If the worse does happen and you have an accident then the Scottish Mountain Rescue operate a voluntary service 24/7. To contact the local mountain rescue team, call 999 and ask to speak to the police, then ask for the mountain rescue. It will speed up the process if you have the following information:
Location – 6 figure grid reference ideally
- Group size – How many in your party? And how to identify the party any bright clothing etc
- Casualty details – They often ask for name, age, sex before the asking how severe is the injury? Do they have any allergies or medical conditions?
- Phone – How good is the phone reception and how much battery do you have?
- Car – Where is your car and what is the registration?
- It is worth mentioning that you can register your mobile phone with 999 so that you can send a text message rather than a phone call. Simply text the word ‘register’ to 999 and follow the instructions in the reply. Do this before you head out on the hills.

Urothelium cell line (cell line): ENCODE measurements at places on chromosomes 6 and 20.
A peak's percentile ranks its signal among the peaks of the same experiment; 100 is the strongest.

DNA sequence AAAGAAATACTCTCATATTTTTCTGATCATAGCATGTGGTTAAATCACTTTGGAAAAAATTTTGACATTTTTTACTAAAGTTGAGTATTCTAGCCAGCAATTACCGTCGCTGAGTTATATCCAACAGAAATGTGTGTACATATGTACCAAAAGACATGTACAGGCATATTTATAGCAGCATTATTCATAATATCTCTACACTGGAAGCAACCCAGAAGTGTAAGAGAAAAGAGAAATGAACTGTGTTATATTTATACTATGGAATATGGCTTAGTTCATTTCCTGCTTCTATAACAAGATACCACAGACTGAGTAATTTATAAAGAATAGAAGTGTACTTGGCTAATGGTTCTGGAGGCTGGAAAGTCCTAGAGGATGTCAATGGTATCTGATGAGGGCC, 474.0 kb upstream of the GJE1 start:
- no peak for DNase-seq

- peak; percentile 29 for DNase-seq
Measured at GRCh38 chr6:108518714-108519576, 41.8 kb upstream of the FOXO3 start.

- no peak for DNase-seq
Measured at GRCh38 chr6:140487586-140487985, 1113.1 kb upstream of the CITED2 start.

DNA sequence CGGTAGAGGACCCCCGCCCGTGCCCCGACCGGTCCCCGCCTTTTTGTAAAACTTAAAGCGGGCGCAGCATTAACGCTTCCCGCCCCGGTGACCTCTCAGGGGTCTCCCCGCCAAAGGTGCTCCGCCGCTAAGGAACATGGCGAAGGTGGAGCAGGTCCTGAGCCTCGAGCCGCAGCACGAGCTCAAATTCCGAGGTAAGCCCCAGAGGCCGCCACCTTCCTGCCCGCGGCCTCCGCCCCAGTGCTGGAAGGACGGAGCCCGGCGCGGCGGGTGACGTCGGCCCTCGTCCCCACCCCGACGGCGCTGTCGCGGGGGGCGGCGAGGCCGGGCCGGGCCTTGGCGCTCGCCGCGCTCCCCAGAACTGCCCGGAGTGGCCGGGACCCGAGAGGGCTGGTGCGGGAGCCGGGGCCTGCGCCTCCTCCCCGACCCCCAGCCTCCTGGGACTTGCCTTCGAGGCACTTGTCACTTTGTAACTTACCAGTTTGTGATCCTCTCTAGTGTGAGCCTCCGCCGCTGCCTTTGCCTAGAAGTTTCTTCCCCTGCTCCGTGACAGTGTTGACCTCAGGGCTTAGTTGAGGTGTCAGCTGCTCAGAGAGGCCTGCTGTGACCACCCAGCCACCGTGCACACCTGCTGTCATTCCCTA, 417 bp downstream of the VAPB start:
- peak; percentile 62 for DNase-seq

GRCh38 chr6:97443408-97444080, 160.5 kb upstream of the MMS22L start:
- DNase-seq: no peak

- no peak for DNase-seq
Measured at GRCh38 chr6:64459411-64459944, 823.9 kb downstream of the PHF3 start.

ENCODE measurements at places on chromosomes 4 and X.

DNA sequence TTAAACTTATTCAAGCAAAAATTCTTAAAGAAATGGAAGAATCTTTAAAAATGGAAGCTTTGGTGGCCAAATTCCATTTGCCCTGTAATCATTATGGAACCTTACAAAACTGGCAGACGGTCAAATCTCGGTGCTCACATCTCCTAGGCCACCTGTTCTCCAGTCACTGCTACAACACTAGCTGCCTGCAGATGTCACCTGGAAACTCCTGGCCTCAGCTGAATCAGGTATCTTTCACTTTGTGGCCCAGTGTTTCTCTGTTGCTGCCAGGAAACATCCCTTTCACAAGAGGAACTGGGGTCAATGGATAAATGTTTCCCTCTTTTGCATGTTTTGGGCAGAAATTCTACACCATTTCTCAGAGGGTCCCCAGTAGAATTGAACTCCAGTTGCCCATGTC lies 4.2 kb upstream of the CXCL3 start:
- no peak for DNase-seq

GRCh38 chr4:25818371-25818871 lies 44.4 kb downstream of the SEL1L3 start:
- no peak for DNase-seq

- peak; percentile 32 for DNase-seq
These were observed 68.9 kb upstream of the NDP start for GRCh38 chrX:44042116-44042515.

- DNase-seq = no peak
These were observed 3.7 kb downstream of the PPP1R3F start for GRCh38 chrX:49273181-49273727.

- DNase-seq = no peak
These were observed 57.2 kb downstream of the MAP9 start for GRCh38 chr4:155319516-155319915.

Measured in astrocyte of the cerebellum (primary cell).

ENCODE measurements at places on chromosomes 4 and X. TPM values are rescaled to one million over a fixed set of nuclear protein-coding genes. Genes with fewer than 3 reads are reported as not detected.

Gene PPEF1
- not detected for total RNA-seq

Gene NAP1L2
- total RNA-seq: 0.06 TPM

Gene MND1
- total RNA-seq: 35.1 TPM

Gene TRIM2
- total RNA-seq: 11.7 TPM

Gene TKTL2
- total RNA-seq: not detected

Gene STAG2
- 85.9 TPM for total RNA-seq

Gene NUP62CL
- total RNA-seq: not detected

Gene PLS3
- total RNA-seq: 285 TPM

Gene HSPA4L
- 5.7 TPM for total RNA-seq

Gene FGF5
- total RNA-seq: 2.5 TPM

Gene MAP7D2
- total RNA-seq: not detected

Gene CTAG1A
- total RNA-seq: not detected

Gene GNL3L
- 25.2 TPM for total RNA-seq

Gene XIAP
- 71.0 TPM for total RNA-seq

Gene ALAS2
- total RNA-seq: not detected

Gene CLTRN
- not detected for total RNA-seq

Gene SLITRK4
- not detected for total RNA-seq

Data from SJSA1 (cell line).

If you need to text an emergency include the following:
- Who? Police, Mountain Rescue.
- What? Brief outline of problem.
- Where? Location, ideally 6 figure grid reference.
- Eg. Police, Mountain Rescue, right lower leg injury 17 year old male, Stac Pollaidh NC 110 105.
- Do not assume they have your message until you get a reply.
Think Outside of the Box
People rarely come into serious trouble through a single mistake, and I usually refer to the theory of the Swiss cheese model of risk management to explain this. It’s an example of escalating factors leading to a much bigger problem with each mistake being represented as a hole in a slice of cheese. If a number of holes in the slices line up to form a channel then failure can be expected.
Most accidents can be traced to one or more of four key failure categories, these are: Organisational, Surpervisional, Pre-condtions and Specific Acts.
Specific examples for these may be poor equipment for navigating the terrain (Organisational) backed up with peer pressure to continue (Supervisional) leading to fatigue or hypothermia (Pre-condition) which causes the false bearing on a compass (Specific acts) that ultimately leads to a casualty situation. One by one they are a problem, together they can be a disaster. Be aware of this and act accordingly if you see holes lining up in your plan.